Shows & Panels
- The 2014 Big Picture on Cyber Security
- AFCEA Answers
- Ask the CIO
- Building the Hybrid Cloud
- Connected Government: How to Build and Procure Network Services for the Future
- Continuing Diagnostics and Mitigation: Discussion of Progress and Next Steps
- Federal Executive Forum
- Federal Tech Talk
- The Future of Government Data Centers
- The Future of IT: How CIOs Can Enable the Service-Oriented Enterprise
- Government Perspectives on Mobility and the Cloud
- The Intersection: Where Technology Meets Transformation
- Maximizing ROI Through Data Center Consolidation
- Mitigating Insider Threats in Virtual & Cloud Environments
- Modern Mission Critical Series
- Moving to the Cloud. What's the best approach for me
- Navigating Tough Choices in Government Cloud Computing
- The New Generation of Database
- Reimagining the Next Generation of Government
- Satellite Communications: Acquiring SATCOM in Tight Times
- Targeting Advanced Threats: Proven Methods from Detection through Remediation
- Transformative Technology: Desktop Virtualization in Government
- The Truth About IT Opex and Software Defined Networking
- Value of Health IT
- Air Traffic Management Transformation Report
- Cloud First Report
- General Dynamics IT Enterprise Center
- Gov Cloud Minute
- Government in Technology Series
- Homeland Security Cybersecurity Market Report
- National Cybersecurity Awareness Month
- Technology Insights
- The Cyber Security Report
- The Next Generation Cyber Security Experts
Shows & Panels
Japan asks US not to fly helicopters after crash
Tuesday - 8/6/2013, 4:00am EDT
TOKYO (AP) -- Japan asked the U.S. military not to fly its Japan-based HH-60 helicopters until it determines why one crashed at a U.S. base on the southern island of Okinawa, as the U.S. Air Force said Tuesday that it stopped searching for a missing crew member after finding remains.
Three of the helicopter's four crew members ejected from the aircraft and were in stable condition, the U.S. Air Force said in a statement. It said the human remains found near the crash site were not yet identified. Japan's defense minister had said Monday that information then available indicated all had survived.
Japan formally complained to the U.S. over the crash, which occurred at a time of intense local opposition to the U.S. Marine Corps' additional deployment of 12 MV-22 Osprey transport aircraft on Okinawa, where anti-U.S. military sentiment is a longstanding issue.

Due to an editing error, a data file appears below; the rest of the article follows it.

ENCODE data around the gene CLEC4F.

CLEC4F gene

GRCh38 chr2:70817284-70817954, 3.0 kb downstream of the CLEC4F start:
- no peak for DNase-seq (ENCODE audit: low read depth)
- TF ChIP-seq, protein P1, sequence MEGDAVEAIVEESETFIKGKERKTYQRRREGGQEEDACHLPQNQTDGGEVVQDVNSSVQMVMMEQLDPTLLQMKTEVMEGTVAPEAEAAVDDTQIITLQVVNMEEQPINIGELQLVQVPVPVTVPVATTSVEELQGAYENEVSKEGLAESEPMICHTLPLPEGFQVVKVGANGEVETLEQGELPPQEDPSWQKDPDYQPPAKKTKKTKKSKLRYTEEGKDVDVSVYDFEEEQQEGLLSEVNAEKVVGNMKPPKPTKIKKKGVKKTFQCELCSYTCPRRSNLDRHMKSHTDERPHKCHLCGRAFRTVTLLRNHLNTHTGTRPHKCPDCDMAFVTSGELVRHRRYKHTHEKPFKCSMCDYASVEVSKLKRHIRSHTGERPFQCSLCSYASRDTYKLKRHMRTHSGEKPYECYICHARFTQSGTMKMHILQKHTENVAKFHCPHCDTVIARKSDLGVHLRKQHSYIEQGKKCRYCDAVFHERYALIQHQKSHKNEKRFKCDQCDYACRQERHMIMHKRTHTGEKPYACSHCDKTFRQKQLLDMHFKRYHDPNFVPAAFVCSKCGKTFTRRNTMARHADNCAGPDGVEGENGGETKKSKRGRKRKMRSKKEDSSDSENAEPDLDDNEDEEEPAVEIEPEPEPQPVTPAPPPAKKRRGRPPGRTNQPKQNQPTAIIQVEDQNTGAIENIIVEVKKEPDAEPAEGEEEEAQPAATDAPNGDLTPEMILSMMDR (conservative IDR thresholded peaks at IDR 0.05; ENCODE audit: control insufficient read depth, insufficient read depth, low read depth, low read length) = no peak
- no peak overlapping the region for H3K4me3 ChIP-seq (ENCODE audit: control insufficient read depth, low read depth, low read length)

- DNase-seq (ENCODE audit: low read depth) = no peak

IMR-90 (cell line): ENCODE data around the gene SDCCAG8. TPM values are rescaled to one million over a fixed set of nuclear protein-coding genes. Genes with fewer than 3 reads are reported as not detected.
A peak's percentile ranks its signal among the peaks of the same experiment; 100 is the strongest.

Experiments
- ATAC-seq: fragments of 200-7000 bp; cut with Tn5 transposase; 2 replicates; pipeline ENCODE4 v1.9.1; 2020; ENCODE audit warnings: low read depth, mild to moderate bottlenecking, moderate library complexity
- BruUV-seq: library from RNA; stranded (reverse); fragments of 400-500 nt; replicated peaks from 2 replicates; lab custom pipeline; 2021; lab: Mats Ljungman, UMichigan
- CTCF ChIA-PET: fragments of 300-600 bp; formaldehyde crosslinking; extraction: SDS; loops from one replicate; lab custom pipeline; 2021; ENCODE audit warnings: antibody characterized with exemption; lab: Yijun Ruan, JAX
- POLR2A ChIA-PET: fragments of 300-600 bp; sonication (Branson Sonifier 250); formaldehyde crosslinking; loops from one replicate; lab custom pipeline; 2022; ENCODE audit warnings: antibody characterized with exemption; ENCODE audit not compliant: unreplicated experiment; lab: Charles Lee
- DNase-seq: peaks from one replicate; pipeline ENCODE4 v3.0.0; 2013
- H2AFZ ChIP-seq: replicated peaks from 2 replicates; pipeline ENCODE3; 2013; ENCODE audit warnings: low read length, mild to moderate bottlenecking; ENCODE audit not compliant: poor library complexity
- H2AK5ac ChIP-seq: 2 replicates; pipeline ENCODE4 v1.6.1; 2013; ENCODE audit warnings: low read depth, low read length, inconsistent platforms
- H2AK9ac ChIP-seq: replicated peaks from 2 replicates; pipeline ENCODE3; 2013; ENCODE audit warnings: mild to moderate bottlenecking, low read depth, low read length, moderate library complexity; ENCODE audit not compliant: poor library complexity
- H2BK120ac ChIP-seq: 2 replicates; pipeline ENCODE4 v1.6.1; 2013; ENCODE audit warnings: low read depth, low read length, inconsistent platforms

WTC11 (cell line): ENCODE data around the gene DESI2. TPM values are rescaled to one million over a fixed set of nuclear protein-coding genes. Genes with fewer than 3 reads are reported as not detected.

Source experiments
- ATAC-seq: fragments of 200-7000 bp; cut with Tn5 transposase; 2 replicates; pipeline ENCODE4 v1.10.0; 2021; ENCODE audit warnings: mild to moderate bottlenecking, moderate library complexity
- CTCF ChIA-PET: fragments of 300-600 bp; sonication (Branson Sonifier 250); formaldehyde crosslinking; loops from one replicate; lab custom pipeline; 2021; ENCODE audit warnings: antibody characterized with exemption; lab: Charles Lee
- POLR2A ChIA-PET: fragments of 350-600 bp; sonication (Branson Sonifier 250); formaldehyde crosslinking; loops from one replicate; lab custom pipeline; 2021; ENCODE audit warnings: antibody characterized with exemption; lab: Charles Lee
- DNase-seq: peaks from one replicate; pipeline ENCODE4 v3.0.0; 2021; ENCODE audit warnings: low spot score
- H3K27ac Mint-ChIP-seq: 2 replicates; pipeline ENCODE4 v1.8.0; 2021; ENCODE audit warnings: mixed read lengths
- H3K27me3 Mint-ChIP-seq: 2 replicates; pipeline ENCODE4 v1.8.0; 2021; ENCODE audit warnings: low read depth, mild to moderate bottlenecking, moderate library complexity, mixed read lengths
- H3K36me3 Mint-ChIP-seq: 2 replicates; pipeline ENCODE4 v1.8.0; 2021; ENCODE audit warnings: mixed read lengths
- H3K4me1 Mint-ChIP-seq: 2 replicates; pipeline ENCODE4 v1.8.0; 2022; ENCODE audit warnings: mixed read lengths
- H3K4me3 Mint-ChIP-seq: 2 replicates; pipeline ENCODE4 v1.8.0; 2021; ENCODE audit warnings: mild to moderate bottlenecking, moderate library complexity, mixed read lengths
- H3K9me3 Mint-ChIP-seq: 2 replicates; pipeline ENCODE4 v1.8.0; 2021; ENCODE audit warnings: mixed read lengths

Dozens of opponents of the U.S. presence gathered Tuesday outside the Futenma base on Okinawa, chanting and raising fists and banners protesting the crash and demanding an end to the Osprey deployments.
"We have asked the U.S. not to fly the same aircraft until they find out the cause of the accident and take preventive steps," Defense Minister Itsunori Onodera told reporters Tuesday.
Chief Cabinet Secretary Yoshihide Suga said Japan had also asked Washington to postpone a planned additional deployment of a dozen Ospreys to Okinawa until the latest problem is resolved.
About half of the 50,000 U.S. troops in Japan are based on the island under a Japan-U.S. security pact, and many residents have complained about base-related crime, noise and accidents.
The HH-60 rescue helicopter, which belongs to Okinawa's Kadena Air Base, was on an unspecified training mission when it crashed at Camp Hansen. Flying activities were suspended Tuesday at Kadena, for the sake of recovery operations, the Air Force statement said, with fixed-wing aircraft due to resume flights on Wednesday.
Local media said the crash revived memories of an accident in 2004, when a CH-53 helicopter from Marine Corps Air Station Futenma crashed into a university building, triggering a huge anti-base uproar although there were no civilian injuries and the crew survived.
"We knew it was going to happen sooner or later," said Kadena Mayor Hiroshi Toyama, referring to Monday's crash.
Copyright 2013 The Associated Press. All rights reserved. This material may not be published, broadcast, rewritten or redistributed.